There Goes the Neighborhood: Oh No, Not Burning Man!

Ben Brown unpacks the components of polarization. Recognizing some people are really pissed off for some really good reasons doesn’t seem to help us make better decisions, whether we’re talking about electing a president or planning a park.

1 minute read

September 27, 2016, 6:00 AM PDT

By Hazel Borys

Burning Man

Michel Piccaya / Shutterstock

"Reprising: 'Can’t we all just get along?'”

"Answer: Probably not. And we should be thinking about why and how that informs what we do to help neighborhoods and cities adapt to change."

"Let’s pick an example unlikely to trigger the usual arguments over race, ethnicity and inequality, yet one that might be more helpful because of the absence of those factors. I give you Burning Man, the annual event in the Nevada desert where some 70,000 folks gather to test the limits of art, collaborative culture and diversity. On that last count, the one about tolerance for differences, a line was apparently crossed a few weeks back when one set of Burners decided others didn’t belong in the neighborhood."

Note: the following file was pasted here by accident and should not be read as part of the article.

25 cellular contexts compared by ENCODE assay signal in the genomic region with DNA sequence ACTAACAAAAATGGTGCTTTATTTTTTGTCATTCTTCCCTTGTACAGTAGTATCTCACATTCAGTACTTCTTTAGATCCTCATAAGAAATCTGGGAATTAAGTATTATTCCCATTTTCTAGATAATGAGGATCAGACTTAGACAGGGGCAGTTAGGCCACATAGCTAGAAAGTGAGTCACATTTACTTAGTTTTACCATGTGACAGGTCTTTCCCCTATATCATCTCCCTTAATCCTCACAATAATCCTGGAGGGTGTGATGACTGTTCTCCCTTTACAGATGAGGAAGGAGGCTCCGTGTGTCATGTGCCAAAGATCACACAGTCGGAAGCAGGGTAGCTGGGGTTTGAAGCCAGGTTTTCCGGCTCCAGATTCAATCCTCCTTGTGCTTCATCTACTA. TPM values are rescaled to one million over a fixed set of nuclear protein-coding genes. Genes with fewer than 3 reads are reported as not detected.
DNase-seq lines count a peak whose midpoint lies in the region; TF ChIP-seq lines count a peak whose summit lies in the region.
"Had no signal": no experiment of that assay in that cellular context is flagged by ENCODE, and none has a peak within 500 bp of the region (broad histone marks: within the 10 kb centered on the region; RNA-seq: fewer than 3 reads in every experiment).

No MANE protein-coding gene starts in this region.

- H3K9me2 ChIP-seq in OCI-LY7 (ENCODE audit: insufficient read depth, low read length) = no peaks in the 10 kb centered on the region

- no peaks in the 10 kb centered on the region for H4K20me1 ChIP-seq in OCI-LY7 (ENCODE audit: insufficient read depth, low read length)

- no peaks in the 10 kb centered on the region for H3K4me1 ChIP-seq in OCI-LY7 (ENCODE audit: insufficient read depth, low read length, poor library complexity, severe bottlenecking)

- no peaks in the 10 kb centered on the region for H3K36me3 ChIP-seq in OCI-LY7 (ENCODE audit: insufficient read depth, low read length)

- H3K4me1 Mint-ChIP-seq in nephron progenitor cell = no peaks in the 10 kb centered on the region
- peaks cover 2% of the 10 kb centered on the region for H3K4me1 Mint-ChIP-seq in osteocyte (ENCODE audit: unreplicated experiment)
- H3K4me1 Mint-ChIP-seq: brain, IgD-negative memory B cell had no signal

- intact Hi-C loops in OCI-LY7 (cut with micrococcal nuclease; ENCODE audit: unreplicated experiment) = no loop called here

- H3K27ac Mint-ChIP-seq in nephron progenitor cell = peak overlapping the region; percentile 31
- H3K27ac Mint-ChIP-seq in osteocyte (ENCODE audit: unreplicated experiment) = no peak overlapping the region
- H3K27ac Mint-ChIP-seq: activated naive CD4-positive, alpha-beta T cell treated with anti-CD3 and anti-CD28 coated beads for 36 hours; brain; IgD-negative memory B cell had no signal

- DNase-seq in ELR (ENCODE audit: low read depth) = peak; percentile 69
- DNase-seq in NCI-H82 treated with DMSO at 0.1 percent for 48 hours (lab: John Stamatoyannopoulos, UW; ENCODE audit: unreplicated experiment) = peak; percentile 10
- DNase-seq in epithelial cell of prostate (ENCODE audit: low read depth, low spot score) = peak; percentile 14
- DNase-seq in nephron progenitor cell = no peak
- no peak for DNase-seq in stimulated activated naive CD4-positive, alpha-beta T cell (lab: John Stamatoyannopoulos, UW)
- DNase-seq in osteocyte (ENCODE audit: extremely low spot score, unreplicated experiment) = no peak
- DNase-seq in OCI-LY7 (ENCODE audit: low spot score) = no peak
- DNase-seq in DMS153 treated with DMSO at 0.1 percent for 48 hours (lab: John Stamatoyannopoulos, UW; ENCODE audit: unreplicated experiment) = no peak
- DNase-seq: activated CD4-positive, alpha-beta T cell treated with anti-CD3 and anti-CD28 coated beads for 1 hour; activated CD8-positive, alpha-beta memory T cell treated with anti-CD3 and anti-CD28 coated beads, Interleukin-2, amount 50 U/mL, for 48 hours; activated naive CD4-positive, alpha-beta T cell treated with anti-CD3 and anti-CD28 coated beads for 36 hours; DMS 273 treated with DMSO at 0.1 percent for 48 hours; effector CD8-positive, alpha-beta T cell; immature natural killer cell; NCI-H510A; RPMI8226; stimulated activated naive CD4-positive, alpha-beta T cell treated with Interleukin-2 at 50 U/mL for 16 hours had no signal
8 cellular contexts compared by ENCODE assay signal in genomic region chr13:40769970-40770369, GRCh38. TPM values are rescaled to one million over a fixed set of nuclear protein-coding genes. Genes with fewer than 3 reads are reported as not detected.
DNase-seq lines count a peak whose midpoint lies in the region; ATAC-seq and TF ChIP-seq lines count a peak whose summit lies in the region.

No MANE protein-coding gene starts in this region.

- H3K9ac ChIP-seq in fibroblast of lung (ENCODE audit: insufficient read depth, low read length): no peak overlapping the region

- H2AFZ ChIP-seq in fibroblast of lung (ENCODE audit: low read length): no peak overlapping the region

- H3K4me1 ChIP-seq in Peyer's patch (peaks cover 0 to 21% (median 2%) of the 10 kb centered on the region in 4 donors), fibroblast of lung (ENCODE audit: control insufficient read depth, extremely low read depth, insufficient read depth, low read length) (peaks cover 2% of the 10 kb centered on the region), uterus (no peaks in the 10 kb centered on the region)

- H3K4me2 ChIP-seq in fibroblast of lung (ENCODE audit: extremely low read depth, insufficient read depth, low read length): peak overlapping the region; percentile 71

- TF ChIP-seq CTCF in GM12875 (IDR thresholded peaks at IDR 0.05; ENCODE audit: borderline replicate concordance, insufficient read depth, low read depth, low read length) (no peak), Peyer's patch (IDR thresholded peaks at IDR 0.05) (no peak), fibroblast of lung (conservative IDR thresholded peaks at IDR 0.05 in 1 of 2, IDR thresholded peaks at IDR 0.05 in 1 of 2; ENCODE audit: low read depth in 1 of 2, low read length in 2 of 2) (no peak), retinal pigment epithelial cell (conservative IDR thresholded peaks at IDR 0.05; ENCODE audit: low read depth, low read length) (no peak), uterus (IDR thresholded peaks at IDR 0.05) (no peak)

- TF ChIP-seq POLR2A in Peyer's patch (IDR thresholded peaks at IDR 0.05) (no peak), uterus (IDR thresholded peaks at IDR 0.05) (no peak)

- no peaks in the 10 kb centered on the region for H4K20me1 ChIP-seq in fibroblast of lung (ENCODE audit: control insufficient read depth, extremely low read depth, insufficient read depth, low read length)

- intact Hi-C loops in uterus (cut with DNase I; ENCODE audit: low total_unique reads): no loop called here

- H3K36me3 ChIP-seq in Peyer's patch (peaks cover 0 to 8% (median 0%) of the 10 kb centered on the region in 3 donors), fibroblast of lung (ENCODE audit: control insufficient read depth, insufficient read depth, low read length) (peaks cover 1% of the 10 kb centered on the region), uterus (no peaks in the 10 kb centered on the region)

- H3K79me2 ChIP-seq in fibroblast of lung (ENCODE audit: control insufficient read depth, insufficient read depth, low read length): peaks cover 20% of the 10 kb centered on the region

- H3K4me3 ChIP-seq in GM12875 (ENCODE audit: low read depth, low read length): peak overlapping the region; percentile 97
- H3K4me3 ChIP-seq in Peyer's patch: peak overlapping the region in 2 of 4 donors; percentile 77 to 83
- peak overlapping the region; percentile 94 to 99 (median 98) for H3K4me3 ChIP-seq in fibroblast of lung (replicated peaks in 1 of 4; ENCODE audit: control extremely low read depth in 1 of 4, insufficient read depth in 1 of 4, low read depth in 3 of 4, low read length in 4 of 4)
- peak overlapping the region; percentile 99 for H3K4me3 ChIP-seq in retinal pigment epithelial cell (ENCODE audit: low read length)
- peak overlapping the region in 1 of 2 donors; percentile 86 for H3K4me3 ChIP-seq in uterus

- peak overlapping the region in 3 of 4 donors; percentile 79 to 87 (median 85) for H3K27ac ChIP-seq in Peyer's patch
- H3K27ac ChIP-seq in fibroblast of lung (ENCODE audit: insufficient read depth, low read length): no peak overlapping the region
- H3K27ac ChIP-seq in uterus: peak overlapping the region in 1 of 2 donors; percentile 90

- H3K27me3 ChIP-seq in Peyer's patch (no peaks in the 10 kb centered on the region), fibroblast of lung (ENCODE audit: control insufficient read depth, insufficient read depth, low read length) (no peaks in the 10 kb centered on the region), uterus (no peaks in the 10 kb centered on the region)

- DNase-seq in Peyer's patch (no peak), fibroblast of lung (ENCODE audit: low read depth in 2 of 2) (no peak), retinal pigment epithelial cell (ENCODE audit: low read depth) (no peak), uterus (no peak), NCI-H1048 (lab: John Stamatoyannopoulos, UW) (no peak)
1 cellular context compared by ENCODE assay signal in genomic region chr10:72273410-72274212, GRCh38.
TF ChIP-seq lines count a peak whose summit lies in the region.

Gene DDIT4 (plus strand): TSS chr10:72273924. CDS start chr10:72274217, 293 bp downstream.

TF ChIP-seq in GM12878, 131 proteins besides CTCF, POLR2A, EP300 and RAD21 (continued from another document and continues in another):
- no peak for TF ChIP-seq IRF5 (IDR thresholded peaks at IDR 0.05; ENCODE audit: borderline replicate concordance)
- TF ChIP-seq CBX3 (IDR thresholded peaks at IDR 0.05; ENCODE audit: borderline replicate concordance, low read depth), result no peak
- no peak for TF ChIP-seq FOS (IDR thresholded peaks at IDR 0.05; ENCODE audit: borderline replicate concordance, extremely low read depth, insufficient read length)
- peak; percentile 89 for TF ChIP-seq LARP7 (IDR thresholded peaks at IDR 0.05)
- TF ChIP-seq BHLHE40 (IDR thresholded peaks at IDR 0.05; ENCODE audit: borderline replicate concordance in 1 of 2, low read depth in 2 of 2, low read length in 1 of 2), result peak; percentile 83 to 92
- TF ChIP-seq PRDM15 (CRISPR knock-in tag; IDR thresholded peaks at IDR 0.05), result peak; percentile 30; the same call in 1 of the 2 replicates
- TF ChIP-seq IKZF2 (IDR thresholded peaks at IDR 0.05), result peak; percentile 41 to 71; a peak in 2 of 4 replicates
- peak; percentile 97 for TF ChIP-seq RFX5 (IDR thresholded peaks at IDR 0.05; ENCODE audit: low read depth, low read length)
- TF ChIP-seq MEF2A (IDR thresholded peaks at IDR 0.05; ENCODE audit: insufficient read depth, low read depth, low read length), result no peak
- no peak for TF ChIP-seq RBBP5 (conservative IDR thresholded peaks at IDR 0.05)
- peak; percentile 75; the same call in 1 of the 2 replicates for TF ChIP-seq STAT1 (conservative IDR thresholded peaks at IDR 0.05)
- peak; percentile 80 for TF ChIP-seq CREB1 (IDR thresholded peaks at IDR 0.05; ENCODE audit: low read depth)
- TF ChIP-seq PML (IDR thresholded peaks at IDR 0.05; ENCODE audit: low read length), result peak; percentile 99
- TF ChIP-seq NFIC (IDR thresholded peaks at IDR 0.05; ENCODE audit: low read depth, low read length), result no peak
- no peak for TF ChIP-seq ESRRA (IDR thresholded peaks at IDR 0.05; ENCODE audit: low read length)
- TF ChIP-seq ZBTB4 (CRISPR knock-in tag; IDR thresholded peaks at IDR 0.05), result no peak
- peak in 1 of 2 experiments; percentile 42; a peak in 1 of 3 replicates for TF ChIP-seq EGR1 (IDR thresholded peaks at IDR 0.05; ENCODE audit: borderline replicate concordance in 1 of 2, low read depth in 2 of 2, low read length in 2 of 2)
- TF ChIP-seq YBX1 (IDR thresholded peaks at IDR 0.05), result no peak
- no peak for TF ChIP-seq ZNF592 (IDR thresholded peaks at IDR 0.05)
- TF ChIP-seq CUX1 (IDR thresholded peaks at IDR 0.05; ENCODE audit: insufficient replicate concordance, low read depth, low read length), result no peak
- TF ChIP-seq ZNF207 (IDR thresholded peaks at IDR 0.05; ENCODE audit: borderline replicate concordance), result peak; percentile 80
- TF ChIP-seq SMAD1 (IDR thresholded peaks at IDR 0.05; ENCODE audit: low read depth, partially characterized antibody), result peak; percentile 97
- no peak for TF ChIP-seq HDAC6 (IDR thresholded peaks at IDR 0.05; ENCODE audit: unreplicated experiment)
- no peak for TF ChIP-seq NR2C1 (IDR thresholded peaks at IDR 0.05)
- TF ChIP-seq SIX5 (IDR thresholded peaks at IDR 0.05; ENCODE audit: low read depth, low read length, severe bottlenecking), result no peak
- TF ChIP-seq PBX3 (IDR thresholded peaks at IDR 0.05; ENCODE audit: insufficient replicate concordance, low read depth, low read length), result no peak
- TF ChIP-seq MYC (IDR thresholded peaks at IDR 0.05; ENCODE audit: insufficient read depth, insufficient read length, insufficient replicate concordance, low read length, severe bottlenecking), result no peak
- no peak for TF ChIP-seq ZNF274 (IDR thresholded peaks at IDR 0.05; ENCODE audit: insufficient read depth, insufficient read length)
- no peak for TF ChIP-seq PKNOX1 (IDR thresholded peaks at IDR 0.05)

Brown goes on to examine our tendency to disagree, with or without histories of exploitation and abuse. And how that mucks up the machinery of civic life.

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